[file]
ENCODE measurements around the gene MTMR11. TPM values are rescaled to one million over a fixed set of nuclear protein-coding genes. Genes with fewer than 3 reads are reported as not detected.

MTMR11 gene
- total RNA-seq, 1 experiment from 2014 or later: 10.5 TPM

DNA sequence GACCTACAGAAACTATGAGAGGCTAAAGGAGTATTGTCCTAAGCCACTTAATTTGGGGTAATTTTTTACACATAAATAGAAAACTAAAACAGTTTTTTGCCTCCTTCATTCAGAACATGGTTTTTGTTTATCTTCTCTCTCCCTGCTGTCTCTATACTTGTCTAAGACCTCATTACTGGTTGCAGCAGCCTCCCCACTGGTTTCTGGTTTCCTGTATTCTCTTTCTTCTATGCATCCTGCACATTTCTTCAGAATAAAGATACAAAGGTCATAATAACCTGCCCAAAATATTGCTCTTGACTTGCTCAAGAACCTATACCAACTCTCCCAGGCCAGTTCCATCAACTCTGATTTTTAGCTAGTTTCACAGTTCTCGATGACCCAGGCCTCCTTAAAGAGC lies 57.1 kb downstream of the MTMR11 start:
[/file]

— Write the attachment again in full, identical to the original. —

ENCODE measurements around the gene MTMR11. TPM values are rescaled to one million over a fixed set of nuclear protein-coding genes. Genes with fewer than 3 reads are reported as not detected.

MTMR11 gene
- total RNA-seq, 1 experiment from 2014 or later: 10.5 TPM

DNA sequence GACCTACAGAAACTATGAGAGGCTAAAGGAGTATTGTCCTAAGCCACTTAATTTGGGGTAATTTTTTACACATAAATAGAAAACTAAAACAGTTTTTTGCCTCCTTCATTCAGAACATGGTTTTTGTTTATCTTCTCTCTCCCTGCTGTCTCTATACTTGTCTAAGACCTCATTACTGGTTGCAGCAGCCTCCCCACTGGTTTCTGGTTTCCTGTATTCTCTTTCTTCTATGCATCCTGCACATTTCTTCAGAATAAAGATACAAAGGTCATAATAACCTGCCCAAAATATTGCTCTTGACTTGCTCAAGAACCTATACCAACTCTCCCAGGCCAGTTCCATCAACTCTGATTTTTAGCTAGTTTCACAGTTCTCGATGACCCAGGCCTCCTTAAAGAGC lies 57.1 kb downstream of the MTMR11 start: